Trump critics this weekend tied the administration's decision to continue U.S. military presence in Syria to Turkey's aggressive bombing of U.S.-backed Kurdish forces in the country's northern region.
Dozens of Turkish jets bombed more than 100 targets on Saturday as members of the Turkish-backed Free Syrian Army crossed into the Kurdish-controlled area of Afrin and fought militias there. At least eight people were killed.
The fighting came days after Turkish President Recep Tayyip Erdogan accused the U.S., Turkey's NATO ally, of "insisting on forming a terror army on our borders" in response to the Trump administration's plan to arm and train 30,000 Kurdish forces.
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"Our mission is to strangle it before it's even born," Erdogan warned last week.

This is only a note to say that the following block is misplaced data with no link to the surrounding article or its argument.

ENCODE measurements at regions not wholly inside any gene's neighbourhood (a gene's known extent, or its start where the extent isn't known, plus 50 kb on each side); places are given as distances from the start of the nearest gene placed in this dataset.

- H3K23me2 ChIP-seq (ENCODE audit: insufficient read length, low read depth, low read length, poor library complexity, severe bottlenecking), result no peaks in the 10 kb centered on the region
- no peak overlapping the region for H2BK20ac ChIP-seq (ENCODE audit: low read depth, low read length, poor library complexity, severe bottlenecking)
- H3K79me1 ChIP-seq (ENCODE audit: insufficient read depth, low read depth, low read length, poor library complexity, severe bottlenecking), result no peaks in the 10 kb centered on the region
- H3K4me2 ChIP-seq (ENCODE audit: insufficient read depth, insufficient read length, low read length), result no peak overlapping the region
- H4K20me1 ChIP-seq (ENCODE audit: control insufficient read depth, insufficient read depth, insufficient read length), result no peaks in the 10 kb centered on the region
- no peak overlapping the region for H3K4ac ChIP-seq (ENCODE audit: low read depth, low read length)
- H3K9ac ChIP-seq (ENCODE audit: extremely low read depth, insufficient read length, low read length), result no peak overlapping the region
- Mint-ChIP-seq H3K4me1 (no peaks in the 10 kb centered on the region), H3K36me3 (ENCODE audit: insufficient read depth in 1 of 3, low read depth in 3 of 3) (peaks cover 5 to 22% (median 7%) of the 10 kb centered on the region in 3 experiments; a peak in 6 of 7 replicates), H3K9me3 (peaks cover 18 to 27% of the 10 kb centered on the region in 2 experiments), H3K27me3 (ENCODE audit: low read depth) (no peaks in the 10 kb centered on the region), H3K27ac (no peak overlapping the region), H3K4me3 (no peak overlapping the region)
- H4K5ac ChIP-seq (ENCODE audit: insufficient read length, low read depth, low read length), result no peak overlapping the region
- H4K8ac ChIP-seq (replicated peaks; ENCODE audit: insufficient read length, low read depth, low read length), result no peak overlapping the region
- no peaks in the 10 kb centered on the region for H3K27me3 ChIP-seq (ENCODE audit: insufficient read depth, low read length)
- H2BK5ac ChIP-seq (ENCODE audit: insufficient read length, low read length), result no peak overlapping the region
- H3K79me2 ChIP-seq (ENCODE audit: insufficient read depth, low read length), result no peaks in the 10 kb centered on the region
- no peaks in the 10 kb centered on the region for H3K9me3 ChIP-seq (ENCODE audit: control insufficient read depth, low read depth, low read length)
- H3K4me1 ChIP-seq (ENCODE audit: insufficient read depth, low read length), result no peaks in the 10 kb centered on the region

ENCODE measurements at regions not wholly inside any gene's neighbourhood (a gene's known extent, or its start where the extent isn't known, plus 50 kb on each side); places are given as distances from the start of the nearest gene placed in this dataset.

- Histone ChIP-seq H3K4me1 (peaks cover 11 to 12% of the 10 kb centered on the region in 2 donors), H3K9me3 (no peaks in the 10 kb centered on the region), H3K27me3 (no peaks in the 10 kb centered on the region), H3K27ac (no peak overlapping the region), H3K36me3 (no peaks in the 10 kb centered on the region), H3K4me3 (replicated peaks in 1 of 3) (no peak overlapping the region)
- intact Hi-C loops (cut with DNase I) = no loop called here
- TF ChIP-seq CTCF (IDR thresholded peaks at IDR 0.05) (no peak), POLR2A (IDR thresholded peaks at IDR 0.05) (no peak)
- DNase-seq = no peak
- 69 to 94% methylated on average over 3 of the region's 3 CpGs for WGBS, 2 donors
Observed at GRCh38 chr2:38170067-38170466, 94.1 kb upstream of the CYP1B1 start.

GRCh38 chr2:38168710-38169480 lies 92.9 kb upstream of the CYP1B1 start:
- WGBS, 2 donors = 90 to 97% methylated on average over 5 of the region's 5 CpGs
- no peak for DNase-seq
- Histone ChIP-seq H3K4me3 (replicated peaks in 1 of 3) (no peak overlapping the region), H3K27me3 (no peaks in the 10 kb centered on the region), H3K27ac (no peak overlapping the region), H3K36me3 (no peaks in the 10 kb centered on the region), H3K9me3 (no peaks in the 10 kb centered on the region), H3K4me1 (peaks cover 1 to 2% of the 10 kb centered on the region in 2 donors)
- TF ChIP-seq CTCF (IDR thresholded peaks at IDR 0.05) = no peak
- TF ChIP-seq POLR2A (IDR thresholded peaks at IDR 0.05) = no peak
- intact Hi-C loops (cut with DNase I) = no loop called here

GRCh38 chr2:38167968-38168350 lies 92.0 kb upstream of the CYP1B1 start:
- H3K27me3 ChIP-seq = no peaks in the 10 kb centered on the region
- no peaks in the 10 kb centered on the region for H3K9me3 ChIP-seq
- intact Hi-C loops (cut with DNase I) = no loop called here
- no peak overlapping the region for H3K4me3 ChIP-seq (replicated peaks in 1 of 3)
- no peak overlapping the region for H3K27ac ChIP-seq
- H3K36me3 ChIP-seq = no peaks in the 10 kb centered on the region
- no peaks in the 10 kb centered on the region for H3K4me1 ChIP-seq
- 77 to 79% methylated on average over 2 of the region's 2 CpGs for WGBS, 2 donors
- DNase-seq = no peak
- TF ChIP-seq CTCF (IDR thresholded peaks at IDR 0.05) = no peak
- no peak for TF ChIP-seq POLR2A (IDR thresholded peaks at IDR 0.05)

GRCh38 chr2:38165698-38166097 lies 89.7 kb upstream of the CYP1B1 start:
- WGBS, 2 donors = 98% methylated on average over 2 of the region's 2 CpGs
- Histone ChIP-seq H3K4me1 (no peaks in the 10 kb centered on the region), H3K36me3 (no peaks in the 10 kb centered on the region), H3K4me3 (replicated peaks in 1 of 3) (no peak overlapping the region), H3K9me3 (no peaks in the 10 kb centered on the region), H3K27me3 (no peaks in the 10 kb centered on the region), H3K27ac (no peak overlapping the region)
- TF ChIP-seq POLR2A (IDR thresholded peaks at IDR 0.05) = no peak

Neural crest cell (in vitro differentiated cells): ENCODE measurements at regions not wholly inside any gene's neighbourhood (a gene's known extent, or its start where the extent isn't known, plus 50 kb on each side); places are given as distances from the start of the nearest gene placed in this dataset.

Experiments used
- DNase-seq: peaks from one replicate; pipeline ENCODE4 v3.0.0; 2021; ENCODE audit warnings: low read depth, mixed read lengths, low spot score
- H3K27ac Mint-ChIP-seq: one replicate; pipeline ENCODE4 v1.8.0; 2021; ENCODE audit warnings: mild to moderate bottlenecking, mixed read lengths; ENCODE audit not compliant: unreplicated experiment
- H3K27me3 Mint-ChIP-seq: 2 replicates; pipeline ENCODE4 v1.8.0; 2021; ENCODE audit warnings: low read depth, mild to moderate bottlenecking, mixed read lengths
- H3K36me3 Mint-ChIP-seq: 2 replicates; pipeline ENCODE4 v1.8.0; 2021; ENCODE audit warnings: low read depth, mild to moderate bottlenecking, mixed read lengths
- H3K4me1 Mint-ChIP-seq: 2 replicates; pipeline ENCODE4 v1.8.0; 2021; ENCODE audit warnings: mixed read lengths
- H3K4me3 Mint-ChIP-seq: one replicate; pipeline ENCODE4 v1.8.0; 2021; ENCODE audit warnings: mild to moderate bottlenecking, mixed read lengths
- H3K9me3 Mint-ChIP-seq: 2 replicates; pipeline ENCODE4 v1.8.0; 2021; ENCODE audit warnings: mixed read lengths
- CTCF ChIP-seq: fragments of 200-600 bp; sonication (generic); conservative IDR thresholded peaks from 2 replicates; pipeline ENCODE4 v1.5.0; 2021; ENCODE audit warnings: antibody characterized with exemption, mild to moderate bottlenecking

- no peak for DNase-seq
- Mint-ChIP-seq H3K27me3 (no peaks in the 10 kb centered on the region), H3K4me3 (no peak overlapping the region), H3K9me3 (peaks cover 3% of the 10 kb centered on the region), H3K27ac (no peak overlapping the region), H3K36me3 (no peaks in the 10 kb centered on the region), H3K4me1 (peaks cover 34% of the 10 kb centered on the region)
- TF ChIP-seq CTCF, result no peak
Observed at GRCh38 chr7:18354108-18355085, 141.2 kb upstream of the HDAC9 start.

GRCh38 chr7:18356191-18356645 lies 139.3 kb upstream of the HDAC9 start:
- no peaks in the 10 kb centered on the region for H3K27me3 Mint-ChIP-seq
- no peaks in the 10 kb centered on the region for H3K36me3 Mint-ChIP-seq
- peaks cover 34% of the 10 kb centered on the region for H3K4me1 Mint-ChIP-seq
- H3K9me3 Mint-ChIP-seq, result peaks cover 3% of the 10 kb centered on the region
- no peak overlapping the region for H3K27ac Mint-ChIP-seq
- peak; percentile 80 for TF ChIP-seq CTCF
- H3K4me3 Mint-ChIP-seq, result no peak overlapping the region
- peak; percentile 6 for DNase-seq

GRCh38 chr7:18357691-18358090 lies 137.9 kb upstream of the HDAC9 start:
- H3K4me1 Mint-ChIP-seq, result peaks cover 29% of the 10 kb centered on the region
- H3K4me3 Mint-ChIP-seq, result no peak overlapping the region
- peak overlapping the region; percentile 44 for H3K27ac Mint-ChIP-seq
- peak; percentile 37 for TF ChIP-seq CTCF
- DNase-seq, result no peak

The Department of Defense said Wednesday that the decision to back the Kurdish "Border Security Force" would "enhance security for displaced persons returning to their devastated communities" and keep ISIS from reemerging in the region.
The State Department denied this week that the U.S. was supporting a Border Security Force. But Secretary of State Rex Tillerson's insistence that the plan has been "misportrayed" did not stop Turkey from waging an attack on what Turkish officials called an "illegitimate foreign presence."
Brooklyn College professor Louis Fishman, who writes on Turkish and Middle Eastern affairs, said the Turkish offensive exposed the U.S. policy of "open-ended" presence in Syria, with an estimated 2,000 Americans stationed there, as poorly planned and dangerous.
Turkey's operation into the Afrin tonight is just as much about American weakness in the region as it is about Kurdish strength. With the full backing of most of its opposition, the Turkish government seems confident in its move and has left the US not knowing what to do next.— Louis Fishman (@Istanbultelaviv) January 20, 2018